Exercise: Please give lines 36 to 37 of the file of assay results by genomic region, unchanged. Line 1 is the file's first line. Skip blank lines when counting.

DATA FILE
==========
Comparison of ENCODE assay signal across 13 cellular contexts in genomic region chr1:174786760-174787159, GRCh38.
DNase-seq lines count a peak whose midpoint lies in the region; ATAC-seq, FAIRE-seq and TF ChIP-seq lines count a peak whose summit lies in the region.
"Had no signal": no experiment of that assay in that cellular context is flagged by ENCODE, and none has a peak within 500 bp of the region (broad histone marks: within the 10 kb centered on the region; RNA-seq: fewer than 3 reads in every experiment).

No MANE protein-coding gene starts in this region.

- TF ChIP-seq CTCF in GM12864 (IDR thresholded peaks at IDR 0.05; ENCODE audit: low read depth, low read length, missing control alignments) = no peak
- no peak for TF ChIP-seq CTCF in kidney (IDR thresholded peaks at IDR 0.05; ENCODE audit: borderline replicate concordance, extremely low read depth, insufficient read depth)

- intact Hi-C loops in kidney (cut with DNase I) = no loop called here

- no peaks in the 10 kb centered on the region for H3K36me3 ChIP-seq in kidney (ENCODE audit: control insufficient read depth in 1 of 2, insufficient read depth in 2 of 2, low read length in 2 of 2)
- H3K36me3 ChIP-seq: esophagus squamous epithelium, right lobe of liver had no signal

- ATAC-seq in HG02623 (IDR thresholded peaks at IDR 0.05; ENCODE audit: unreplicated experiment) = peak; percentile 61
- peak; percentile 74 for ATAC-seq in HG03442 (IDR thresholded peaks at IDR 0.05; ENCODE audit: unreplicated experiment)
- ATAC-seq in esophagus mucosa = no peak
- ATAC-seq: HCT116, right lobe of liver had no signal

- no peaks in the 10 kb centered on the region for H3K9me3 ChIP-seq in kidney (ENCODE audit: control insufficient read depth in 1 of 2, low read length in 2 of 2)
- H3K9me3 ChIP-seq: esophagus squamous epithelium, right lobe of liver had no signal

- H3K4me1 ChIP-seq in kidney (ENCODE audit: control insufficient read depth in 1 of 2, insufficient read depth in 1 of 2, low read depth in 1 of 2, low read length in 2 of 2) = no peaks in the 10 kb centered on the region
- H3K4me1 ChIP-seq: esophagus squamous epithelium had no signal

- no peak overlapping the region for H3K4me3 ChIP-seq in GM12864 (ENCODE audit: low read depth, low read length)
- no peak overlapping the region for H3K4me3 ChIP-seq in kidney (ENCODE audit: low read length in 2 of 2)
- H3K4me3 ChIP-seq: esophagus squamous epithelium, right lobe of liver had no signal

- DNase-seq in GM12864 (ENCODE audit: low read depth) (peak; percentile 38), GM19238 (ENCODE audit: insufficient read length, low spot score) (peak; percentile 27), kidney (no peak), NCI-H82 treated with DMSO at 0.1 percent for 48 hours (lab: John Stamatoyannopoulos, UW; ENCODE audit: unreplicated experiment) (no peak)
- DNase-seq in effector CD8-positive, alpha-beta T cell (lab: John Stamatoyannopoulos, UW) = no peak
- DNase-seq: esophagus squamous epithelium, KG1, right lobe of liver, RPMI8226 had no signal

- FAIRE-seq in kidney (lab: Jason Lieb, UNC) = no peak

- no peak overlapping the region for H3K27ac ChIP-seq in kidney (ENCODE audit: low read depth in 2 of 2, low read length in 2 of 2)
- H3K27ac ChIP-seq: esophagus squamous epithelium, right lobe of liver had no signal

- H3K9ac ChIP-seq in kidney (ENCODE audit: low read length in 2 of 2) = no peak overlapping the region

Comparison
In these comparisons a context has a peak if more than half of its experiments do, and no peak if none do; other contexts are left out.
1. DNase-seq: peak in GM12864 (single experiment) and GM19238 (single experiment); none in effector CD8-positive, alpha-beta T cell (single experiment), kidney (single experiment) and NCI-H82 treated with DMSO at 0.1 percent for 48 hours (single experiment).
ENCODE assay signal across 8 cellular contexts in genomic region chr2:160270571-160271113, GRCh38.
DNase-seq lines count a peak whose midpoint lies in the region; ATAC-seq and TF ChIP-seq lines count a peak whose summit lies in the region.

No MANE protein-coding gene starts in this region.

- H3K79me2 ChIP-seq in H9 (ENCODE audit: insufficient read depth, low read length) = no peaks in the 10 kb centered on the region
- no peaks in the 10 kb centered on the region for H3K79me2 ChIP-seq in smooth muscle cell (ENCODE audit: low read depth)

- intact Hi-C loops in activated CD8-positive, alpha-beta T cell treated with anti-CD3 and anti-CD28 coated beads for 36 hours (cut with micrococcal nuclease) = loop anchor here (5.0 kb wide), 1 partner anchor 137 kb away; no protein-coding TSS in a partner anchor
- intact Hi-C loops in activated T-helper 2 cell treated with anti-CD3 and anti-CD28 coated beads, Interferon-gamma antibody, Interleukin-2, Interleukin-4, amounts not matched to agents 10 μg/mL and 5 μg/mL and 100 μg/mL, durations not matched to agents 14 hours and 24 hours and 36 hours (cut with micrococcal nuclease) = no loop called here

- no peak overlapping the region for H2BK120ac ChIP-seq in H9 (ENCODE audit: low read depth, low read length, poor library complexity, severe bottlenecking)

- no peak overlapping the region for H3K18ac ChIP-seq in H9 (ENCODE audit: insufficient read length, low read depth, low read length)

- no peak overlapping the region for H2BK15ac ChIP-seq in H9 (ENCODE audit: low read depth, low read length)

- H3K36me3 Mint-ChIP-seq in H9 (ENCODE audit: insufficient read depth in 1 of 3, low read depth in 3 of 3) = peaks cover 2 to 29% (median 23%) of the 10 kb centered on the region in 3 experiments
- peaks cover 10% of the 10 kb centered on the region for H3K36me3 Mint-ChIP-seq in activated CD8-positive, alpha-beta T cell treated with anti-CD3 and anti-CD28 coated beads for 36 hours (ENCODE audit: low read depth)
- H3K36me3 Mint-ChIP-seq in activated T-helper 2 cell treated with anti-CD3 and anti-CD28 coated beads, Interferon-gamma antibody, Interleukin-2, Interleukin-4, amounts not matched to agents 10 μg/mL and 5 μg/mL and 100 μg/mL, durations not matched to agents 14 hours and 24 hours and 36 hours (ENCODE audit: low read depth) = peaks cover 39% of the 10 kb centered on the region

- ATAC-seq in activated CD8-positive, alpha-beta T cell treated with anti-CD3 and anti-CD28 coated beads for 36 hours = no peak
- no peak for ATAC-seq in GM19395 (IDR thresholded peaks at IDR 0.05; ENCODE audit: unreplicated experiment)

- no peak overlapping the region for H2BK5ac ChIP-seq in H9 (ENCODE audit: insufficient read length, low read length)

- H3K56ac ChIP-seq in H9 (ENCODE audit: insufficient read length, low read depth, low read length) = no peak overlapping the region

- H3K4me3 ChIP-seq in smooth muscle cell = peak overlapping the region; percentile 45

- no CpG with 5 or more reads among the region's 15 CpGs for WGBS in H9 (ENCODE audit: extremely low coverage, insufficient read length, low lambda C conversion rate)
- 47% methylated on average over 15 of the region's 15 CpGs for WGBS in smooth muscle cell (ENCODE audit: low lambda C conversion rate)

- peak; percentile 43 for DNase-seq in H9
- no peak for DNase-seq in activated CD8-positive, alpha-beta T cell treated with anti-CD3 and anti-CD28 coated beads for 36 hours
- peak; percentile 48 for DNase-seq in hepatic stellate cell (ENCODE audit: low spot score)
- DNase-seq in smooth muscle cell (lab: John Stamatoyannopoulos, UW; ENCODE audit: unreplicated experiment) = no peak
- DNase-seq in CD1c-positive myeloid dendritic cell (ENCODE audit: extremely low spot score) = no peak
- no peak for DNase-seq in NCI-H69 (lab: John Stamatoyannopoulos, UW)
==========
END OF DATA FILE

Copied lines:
- intact Hi-C loops in activated CD8-positive, alpha-beta T cell treated with anti-CD3 and anti-CD28 coated beads for 36 hours (cut with micrococcal nuclease) = loop anchor here (5.0 kb wide), 1 partner anchor 137 kb away; no protein-coding TSS in a partner anchor
- intact Hi-C loops in activated T-helper 2 cell treated with anti-CD3 and anti-CD28 coated beads, Interferon-gamma antibody, Interleukin-2, Interleukin-4, amounts not matched to agents 10 μg/mL and 5 μg/mL and 100 μg/mL, durations not matched to agents 14 hours and 24 hours and 36 hours (cut with micrococcal nuclease) = no loop called here